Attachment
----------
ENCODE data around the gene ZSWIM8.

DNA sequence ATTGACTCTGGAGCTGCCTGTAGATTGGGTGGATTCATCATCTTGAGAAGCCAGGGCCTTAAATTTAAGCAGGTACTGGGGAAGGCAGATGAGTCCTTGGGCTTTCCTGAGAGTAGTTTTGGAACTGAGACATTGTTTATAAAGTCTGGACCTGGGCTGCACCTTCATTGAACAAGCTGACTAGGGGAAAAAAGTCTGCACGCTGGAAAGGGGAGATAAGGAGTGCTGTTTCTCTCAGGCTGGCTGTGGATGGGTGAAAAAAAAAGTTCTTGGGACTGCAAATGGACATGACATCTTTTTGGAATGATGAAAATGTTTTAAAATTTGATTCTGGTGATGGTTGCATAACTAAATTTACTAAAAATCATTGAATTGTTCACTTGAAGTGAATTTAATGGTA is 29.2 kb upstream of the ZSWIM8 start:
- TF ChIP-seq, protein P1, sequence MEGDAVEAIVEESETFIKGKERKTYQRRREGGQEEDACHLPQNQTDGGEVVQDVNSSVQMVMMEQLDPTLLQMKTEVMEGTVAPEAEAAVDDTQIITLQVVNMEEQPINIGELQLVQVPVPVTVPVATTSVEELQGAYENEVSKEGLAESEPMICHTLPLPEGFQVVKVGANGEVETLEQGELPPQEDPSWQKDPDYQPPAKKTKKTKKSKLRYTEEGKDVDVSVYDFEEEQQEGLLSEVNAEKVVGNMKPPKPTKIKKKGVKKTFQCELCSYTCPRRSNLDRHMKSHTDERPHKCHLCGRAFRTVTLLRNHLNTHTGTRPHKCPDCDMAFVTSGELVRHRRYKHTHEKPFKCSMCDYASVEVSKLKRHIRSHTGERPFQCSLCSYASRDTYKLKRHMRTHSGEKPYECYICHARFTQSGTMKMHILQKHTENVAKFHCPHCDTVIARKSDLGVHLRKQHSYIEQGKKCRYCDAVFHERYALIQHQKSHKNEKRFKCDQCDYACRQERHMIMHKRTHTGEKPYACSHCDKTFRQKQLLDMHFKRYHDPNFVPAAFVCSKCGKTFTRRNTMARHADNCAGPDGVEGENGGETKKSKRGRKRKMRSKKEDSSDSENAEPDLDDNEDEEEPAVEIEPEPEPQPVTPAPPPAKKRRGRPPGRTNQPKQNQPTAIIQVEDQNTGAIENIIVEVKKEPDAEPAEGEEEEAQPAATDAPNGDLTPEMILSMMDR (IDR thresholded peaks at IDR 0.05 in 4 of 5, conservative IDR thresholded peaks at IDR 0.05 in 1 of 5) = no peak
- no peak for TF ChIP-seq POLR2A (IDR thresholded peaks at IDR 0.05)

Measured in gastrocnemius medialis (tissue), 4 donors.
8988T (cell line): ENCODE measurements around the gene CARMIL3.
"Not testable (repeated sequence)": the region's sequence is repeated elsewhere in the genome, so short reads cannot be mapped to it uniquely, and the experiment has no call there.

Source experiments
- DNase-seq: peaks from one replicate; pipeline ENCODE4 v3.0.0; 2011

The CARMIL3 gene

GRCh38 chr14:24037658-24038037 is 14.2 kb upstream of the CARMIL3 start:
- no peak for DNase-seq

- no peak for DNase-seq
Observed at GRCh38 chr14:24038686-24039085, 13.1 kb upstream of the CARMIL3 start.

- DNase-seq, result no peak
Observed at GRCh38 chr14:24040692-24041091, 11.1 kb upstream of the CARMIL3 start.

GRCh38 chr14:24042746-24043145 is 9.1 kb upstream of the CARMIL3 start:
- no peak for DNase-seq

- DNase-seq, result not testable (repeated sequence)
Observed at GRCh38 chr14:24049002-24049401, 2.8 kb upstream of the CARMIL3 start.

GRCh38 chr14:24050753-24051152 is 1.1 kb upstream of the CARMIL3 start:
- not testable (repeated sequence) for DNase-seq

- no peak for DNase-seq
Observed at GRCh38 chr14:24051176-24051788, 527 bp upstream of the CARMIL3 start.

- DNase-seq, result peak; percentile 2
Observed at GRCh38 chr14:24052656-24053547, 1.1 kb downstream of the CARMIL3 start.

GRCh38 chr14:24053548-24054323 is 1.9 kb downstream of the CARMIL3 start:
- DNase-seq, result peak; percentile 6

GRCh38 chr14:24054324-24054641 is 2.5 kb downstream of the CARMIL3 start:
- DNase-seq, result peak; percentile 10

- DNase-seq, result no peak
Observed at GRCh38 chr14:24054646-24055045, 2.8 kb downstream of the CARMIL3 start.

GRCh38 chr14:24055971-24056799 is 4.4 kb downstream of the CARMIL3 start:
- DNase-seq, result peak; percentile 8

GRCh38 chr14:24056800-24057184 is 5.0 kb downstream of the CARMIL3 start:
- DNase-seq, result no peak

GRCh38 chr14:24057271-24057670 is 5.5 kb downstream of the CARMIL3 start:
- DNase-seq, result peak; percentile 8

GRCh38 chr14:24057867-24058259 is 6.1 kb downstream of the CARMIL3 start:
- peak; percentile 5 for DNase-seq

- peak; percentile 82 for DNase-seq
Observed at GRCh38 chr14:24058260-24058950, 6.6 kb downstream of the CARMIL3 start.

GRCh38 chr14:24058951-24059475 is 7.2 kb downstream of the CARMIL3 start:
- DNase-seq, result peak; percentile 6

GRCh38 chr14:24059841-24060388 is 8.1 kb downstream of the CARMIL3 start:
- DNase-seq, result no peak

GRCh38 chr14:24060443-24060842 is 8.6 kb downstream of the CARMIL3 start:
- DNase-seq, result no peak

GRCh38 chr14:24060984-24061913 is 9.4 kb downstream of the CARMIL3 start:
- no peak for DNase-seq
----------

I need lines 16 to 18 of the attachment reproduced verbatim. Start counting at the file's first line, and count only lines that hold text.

Observed at GRCh38 chr14:24040692-24041091, 11.1 kb upstream of the CARMIL3 start.

GRCh38 chr14:24042746-24043145 is 9.1 kb upstream of the CARMIL3 start:
- no peak for DNase-seq